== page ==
There’s also the built-in ad blocker that’s pretty good at its job. It blocked almost every ad websites tried throwing at us. Well, every ad except the YouTube home page ad (placed instead of the video on the upper left side of your video feed). While not blocking that one ad is perplexing, we don’t mind it considering this was the only negative thing to say about the built-in adblocker.
Back to the sidebar. It supports adding different messaging apps or stuff such as Spotify or other streaming services. It’s nice to have different chat apps integrated into your browser of choice, as long as you don’t mind the privacy issues that come with this move. And while having a separate Spotify tab integrated into your browser might sound great in theory, in practice, we realized that it’s easier to have Spotify playing in a separate window.
Opera GX also has hidden and optional features that won’t transform your browsing experience but are nice to have nonetheless. For instance, you can turn on the weather on the home page or force dark pages on every website you visit. While the latter feature doesn’t work perfectly – it turns some elements on certain websites almost unreadable – everyone who screams in agony as soon as they’re greeted with plain white website backgrounds will welcome it.
The options menu hides other potentially handy features such as the option to turn on browser sounds even background ambient music. Great to have on at 3 am, losing your mind while trying to figure out where those weird, muffled sounds are coming from.
We like that you can access almost every option with only one or two mouse clicks. You can arrange the sidebar to your liking by just clicking on the bottom of it. You can access most of the settings with just one click on the easy setup menu. The whole options menu is also just one click away if using the sidebar. Another thing we like about Opera GX is that most of the features are optional.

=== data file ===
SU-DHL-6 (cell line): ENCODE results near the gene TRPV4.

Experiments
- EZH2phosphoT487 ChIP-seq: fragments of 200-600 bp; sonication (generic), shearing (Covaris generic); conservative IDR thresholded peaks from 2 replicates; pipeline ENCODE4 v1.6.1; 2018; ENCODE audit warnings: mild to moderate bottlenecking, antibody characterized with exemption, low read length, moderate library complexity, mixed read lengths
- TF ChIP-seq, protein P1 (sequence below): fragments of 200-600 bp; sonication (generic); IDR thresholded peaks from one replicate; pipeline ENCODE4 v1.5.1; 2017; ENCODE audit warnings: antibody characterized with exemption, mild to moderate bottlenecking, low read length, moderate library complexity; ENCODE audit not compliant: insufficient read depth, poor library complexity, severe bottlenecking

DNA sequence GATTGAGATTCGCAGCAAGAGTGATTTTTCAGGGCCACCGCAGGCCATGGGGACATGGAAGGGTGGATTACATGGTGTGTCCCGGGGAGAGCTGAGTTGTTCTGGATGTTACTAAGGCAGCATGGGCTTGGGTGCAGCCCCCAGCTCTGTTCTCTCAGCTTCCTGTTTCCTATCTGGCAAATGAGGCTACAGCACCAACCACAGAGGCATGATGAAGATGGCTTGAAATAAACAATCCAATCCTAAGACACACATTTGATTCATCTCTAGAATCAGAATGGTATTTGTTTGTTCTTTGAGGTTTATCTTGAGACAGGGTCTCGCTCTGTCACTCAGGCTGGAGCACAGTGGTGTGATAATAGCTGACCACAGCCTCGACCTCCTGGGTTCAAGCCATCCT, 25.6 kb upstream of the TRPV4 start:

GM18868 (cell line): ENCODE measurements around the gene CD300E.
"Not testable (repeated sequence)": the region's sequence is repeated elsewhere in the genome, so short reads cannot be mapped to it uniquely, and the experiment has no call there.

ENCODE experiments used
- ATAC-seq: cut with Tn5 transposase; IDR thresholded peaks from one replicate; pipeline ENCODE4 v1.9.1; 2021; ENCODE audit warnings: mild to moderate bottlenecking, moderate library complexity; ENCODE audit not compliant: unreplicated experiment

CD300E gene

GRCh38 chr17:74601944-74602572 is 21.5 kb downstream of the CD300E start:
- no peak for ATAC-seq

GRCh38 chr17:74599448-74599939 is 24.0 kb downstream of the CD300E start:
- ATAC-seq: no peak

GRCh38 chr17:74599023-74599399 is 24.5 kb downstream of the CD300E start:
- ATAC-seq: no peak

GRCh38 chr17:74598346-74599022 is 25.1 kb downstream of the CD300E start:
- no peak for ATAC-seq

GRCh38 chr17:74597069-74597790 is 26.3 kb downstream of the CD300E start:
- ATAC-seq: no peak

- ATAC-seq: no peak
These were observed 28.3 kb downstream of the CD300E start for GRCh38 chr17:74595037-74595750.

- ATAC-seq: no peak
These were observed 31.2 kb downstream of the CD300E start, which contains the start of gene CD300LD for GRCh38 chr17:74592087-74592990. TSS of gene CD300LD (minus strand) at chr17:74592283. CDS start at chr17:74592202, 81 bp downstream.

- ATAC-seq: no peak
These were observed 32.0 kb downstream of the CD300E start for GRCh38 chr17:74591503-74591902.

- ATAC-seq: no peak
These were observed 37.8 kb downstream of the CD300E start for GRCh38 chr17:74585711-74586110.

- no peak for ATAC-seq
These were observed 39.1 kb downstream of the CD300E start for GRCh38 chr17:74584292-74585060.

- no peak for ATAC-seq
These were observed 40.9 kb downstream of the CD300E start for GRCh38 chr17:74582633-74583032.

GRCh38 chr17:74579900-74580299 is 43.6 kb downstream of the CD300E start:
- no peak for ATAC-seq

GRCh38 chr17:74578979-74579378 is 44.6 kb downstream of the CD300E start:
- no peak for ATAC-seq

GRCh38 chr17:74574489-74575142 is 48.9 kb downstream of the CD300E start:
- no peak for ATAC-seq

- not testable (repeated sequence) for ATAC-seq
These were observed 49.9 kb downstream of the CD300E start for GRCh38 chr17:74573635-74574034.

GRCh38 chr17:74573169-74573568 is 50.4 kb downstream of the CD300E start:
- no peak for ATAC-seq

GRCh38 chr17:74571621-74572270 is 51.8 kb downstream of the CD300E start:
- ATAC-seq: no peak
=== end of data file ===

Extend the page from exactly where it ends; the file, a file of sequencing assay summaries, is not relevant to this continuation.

You can use them, but no one is forcing you to do it. Have a sidebar, or not. Use the extra features, or simply disable them all. Now, while most optional features are handy, one simply doesn’t make any sense. It’s the built-in Opera VPN. Yes, it’s free, but it isn’t a proper VPN, and it comes with a slew of privacy issues. The bottom line is that you shouldn’t use Opera GX VPN. If you want to find out more, check our detailed take on the subject.
When it comes to extensions, you get access to some of the most popular ones, such as uBlock Origin or Return YouTube Dislike. But, out-of-the-box, Opera GX lacks access to many extensions available for Chrome. It might sound grim but fear not because Opera themselves offer an extension for enabling Chrome extensions. Just install it, and you should be able to use most of the extensions made for Google Chrome. We’ve tried it and found out that all three extensions we’re using on a daily basis in Chrome – Bitwarden, Checker Plus for Gmail, and Zoom to Fill Ultrawide Video – are working great in Opera GX.
Now, note that not all Chrome extensions will work in Opera GX. For instance, forget about themes. Next, extensions that change stuff like the layout or the design of the home page also won’t work. We’ve used Earth View from Google Earth for a decade now in Chrome but, while you can install it in Opera GX, the extension won’t work since it replaces the default home screen layout. Overall, once you install the Install Chrome Extensions extension, you’ll gain access to a great majority of Chrome extensions, massively improving the usability of Opera GX.